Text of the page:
National leader Judith Collins is not ruling out ACT leader David Seymour as her Deputy Prime Minister if the two parties form a coalition after the election.
Collins also laughed off Green Party co-leader James Shaw suggesting he could be Deputy Prime Minister in a Government under Jacinda Ardern if Labour and the Greens form a coalition.
But Collins has ruled out implementing ACT's flat tax rate of 17.5 percent on income if they were to form a Government together.
"No we're not going to be doing that and I'll tell you that straight out. It is really important that we can balance the books, it's also important that we grow our economy, but apart from that I'm not going to rule out or rule in," Collins said.
"The fact is the National Party will be - should we be fortunate to lead the next Government - the major party in Government and we would expect that negotiations would occur at the negotiating table."
But Collins is leaving the door open for ACT's leader to potentially become Deputy Prime Minister if the election goes in the right's favour.
"Those are negotiations that are still to be had. I'm not ruling it out. It's a negotiation still to be had. I'm not in that lucky position yet to do that."
National is currently bleeding votes to ACT. Analysis from the latest Newshub-Reid Research poll showed 37 percent of ACT's voters this year have come over from National.
ACT is on 6.3 percent in Newshub's poll up 3 points, while National is on 29.6 percent up 4.5 points. National and ACT would not have enough of the vote to form a Government on those numbers.
ACT is now fighting with the Greens to become Parliament's third-largest party. The Greens are on 6.5 percent in Newshub's poll, but its ally Labour is on 50.1 percent meaning it could govern alone on those numbers.
But that hasn't stopped Shaw from dreaming of a Labour-Greens Government, after the latest Colmar Brunton poll showed Labour on 47 percent, meaning it would need the Greens.
Shaw was pressed on the idea of him becoming Deputy Prime Minister in a Labour-Green Government when speaking to RNZ's Morning Report on Tuesday.
"That role, like all of the other ministerial positions, is something that we'll discuss after the election," he said.
"It depends on the numbers, it depends on the shape of the agreement that we've got, it depends on the extent to which we think it can help us to advance the programme of work that we have. It's not out of the realm of possibility."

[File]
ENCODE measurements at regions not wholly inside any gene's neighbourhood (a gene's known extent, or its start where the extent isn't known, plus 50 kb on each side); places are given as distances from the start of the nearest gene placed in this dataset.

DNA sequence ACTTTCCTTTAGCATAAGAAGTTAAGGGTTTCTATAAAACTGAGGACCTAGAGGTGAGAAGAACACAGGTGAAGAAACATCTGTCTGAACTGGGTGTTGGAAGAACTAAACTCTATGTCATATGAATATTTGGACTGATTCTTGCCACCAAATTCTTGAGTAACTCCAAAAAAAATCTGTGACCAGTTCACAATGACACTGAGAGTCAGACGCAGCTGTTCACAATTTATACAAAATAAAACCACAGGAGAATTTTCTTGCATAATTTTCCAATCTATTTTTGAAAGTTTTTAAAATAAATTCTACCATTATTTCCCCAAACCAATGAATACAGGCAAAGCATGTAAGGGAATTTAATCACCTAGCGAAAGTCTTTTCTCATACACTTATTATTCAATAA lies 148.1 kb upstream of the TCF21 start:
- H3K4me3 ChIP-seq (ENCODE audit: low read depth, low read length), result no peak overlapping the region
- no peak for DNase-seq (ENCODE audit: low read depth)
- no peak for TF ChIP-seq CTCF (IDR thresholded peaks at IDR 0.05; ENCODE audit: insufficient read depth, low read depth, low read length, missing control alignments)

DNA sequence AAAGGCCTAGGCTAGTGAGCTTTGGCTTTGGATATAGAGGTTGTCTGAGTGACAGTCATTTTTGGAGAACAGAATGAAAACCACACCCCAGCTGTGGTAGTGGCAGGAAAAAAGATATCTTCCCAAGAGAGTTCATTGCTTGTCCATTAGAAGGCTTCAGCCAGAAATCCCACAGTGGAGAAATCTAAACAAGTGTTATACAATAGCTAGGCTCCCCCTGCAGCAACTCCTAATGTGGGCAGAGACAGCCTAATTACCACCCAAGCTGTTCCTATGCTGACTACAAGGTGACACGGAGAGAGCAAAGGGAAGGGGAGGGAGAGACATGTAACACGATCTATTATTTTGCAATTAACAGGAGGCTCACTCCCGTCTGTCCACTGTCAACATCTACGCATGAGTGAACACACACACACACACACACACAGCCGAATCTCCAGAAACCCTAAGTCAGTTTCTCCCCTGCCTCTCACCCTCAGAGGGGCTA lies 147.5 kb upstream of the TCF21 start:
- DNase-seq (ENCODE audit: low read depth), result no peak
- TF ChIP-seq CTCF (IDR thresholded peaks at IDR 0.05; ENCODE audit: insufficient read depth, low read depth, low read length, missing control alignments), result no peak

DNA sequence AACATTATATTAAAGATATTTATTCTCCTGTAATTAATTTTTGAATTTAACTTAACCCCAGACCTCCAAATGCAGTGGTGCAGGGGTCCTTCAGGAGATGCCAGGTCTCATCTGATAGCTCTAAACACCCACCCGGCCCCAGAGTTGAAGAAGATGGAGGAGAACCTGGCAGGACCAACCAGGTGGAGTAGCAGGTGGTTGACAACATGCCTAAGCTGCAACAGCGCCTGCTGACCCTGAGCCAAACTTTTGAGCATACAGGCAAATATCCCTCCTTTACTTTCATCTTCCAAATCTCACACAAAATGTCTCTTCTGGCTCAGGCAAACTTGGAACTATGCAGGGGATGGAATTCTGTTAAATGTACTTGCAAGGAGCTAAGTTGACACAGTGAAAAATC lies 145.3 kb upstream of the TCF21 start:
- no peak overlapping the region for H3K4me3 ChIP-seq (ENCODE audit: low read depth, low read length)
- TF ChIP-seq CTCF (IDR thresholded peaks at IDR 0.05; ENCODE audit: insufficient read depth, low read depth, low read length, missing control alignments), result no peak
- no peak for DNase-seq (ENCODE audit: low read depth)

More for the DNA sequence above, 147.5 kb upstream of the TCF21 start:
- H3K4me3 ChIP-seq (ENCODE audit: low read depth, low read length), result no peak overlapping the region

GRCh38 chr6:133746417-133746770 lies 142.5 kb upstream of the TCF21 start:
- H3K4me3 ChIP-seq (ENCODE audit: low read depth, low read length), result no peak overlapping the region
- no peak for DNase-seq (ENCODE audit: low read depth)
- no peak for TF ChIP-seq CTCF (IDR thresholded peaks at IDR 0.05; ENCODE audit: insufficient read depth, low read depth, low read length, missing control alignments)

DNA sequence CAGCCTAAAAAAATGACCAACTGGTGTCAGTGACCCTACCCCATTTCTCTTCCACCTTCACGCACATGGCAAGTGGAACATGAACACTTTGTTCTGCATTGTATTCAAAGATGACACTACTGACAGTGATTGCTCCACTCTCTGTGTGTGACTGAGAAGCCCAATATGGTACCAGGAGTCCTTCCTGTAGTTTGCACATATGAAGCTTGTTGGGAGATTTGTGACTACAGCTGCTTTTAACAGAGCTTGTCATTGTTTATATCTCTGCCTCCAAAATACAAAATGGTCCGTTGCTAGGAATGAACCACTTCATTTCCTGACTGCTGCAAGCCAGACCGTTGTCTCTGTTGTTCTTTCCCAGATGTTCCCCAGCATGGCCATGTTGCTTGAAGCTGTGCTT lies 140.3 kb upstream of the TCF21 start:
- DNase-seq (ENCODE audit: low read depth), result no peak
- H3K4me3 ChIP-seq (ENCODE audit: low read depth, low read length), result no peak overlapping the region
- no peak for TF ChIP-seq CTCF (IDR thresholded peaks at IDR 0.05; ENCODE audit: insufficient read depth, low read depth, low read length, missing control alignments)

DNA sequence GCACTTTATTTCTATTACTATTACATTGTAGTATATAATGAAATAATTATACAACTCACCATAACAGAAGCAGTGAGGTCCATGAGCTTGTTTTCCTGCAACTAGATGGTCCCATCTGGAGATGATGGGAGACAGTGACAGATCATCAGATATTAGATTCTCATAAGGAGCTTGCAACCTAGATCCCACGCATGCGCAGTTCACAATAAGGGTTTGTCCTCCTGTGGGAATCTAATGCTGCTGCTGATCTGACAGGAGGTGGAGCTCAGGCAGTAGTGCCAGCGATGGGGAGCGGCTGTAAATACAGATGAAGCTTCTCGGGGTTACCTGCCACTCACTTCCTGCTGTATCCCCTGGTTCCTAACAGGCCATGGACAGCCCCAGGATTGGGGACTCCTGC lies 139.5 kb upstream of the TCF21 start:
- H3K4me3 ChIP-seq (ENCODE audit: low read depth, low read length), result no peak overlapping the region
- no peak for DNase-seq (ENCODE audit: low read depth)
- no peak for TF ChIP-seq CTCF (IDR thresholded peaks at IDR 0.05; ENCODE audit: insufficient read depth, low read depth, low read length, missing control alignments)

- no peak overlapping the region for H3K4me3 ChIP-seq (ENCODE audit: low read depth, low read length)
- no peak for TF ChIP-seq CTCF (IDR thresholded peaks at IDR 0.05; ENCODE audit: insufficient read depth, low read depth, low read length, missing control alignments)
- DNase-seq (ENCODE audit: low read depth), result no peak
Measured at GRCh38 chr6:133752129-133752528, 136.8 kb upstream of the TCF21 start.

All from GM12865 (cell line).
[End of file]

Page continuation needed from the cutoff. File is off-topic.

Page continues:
The current Deputy Prime Minister is Winston Peters, the leader of New Zealand First, which has a formal coalition agreement with Labour, while the Greens have a less powerful confidence and supply agreement.
But NZ First is polling at 1 percent in Newshub's latest poll, meaning it would not meet the 5 percent threshold to make it back into Parliament.
Collins said in September the prospect of a Labour-Greens Government should "scare the bejesus" out of New Zealanders.
She laughed off Shaw's suggestion that he could soon replace Peters in Government and insisted the prospect of a National-ACT Government would not scare people.
"No, I don't think so at all."
Collins made fun of Shaw having to backtrack last week after Green MP Julie Anne Genter said the Greens' wealth tax policy was a "bottom line" condition that must be met for her party to form a coalition with Labour.
Shaw later told Morning Report that Genter misspoke under pressure, and confirmed that a wealth tax is not one of the party's bottom lines.
"I think that if you look at the fact that James Shaw has this morning been on Morning Report saying that being Deputy Prime Minister would be one of their negotiating positions and presumably a bottom line, along with whatever it was Julie Anne Genter said the other day about a bottom line which James Shaw was quickly trying to wind back - what was that one about? Oh, a wealth tax. So, yeah, I think it's a pretty scary outlook for people," Collins said.
Labour leader Jacinda Ardern would not say if she would support Shaw becoming Deputy Prime Minister under a Government led by her.
"These are just not negotiations that I would ever enter into before we've even had Election Day; that would be extraordinarily premature. I'm much more focused on campaigning to earn the right to govern."
Labour's deputy leader is Kelvin Davis, and Ardern said he'd be up to the job.